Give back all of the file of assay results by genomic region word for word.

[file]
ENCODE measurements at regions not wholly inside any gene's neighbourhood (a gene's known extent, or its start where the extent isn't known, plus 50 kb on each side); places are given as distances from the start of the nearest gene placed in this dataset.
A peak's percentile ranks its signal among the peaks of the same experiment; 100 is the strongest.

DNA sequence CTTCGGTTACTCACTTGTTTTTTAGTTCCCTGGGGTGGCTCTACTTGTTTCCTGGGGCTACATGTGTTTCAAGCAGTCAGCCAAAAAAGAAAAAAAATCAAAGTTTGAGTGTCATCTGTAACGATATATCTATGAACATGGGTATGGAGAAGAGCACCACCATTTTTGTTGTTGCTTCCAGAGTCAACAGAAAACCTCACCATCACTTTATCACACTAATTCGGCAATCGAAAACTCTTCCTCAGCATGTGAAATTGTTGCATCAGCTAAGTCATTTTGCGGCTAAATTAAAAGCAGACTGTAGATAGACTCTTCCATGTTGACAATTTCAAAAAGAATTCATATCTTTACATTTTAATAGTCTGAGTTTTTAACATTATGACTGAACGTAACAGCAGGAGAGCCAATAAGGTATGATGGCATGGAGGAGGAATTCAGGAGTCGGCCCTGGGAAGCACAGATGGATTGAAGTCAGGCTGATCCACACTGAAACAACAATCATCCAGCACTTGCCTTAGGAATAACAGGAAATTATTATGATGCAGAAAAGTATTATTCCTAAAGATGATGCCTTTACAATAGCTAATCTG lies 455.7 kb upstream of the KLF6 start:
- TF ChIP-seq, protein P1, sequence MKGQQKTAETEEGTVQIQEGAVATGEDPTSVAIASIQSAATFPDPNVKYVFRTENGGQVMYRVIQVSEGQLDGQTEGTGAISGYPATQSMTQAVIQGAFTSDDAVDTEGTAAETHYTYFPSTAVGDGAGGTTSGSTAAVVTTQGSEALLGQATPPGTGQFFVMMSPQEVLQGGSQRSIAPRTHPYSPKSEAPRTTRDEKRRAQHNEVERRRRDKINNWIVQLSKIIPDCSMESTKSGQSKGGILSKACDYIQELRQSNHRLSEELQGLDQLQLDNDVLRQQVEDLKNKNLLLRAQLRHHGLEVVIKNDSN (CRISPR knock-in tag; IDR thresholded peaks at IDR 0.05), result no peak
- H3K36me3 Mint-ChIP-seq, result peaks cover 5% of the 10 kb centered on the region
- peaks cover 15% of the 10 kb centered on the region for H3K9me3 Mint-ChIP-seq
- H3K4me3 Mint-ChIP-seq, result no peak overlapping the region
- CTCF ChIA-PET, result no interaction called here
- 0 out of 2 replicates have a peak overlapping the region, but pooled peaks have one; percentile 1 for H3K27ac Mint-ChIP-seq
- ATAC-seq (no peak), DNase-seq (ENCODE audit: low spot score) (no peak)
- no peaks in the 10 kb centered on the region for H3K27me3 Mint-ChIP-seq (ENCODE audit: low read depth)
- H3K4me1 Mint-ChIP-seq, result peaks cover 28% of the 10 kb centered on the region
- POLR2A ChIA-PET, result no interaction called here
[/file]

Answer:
ENCODE measurements at regions not wholly inside any gene's neighbourhood (a gene's known extent, or its start where the extent isn't known, plus 50 kb on each side); places are given as distances from the start of the nearest gene placed in this dataset.
A peak's percentile ranks its signal among the peaks of the same experiment; 100 is the strongest.

DNA sequence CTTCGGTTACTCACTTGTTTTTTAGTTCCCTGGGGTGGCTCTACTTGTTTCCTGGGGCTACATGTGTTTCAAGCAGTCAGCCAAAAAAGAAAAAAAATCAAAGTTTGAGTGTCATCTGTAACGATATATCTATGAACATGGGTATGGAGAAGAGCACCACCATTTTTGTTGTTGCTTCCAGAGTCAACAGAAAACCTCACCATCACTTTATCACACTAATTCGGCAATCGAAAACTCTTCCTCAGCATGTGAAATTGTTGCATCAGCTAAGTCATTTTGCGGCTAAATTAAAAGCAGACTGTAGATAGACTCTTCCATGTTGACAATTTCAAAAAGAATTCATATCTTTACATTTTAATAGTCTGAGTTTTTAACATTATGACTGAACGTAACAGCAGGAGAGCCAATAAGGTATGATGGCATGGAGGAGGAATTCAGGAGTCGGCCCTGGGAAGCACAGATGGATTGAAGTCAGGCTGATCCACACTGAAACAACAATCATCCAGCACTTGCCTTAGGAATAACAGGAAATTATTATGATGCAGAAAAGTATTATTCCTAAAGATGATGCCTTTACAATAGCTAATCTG lies 455.7 kb upstream of the KLF6 start:
- TF ChIP-seq, protein P1, sequence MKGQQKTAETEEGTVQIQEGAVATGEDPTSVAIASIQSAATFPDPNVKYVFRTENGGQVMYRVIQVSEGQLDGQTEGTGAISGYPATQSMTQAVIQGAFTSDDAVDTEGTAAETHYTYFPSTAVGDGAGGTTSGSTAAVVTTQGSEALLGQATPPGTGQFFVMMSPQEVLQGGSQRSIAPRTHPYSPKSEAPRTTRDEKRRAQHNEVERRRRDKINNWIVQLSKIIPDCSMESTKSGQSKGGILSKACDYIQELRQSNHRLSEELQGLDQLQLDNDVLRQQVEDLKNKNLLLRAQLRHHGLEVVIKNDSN (CRISPR knock-in tag; IDR thresholded peaks at IDR 0.05), result no peak
- H3K36me3 Mint-ChIP-seq, result peaks cover 5% of the 10 kb centered on the region
- peaks cover 15% of the 10 kb centered on the region for H3K9me3 Mint-ChIP-seq
- H3K4me3 Mint-ChIP-seq, result no peak overlapping the region
- CTCF ChIA-PET, result no interaction called here
- 0 out of 2 replicates have a peak overlapping the region, but pooled peaks have one; percentile 1 for H3K27ac Mint-ChIP-seq
- ATAC-seq (no peak), DNase-seq (ENCODE audit: low spot score) (no peak)
- no peaks in the 10 kb centered on the region for H3K27me3 Mint-ChIP-seq (ENCODE audit: low read depth)
- H3K4me1 Mint-ChIP-seq, result peaks cover 28% of the 10 kb centered on the region
- POLR2A ChIA-PET, result no interaction called here